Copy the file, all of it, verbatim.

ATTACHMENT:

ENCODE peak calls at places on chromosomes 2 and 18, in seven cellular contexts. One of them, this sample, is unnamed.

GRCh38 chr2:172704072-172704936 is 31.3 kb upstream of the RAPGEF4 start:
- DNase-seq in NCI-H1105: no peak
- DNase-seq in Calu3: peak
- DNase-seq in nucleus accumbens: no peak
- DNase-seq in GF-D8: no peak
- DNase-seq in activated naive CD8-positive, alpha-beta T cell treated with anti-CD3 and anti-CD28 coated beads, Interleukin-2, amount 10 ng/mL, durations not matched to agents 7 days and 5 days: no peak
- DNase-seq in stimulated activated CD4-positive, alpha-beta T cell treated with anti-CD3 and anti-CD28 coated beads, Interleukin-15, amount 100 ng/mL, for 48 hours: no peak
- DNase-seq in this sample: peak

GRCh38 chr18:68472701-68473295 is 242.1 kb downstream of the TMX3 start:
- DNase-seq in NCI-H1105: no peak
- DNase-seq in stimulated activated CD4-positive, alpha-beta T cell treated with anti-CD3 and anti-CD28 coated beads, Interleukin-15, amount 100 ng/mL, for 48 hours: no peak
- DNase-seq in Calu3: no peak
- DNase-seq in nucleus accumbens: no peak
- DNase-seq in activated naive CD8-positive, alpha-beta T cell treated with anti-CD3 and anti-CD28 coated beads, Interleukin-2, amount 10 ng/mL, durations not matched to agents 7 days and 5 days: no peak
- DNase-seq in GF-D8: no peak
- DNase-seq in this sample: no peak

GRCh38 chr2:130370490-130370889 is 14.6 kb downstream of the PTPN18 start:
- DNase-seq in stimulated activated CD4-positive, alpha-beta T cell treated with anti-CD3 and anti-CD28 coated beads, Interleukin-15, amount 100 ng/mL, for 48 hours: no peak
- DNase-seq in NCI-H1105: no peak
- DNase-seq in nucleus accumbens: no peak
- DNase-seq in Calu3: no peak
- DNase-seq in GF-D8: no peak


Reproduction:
ENCODE peak calls at places on chromosomes 2 and 18, in seven cellular contexts. One of them, this sample, is unnamed.

GRCh38 chr2:172704072-172704936 is 31.3 kb upstream of the RAPGEF4 start:
- DNase-seq in NCI-H1105: no peak
- DNase-seq in Calu3: peak
- DNase-seq in nucleus accumbens: no peak
- DNase-seq in GF-D8: no peak
- DNase-seq in activated naive CD8-positive, alpha-beta T cell treated with anti-CD3 and anti-CD28 coated beads, Interleukin-2, amount 10 ng/mL, durations not matched to agents 7 days and 5 days: no peak
- DNase-seq in stimulated activated CD4-positive, alpha-beta T cell treated with anti-CD3 and anti-CD28 coated beads, Interleukin-15, amount 100 ng/mL, for 48 hours: no peak
- DNase-seq in this sample: peak

GRCh38 chr18:68472701-68473295 is 242.1 kb downstream of the TMX3 start:
- DNase-seq in NCI-H1105: no peak
- DNase-seq in stimulated activated CD4-positive, alpha-beta T cell treated with anti-CD3 and anti-CD28 coated beads, Interleukin-15, amount 100 ng/mL, for 48 hours: no peak
- DNase-seq in Calu3: no peak
- DNase-seq in nucleus accumbens: no peak
- DNase-seq in activated naive CD8-positive, alpha-beta T cell treated with anti-CD3 and anti-CD28 coated beads, Interleukin-2, amount 10 ng/mL, durations not matched to agents 7 days and 5 days: no peak
- DNase-seq in GF-D8: no peak
- DNase-seq in this sample: no peak

GRCh38 chr2:130370490-130370889 is 14.6 kb downstream of the PTPN18 start:
- DNase-seq in stimulated activated CD4-positive, alpha-beta T cell treated with anti-CD3 and anti-CD28 coated beads, Interleukin-15, amount 100 ng/mL, for 48 hours: no peak
- DNase-seq in NCI-H1105: no peak
- DNase-seq in nucleus accumbens: no peak
- DNase-seq in Calu3: no peak
- DNase-seq in GF-D8: no peak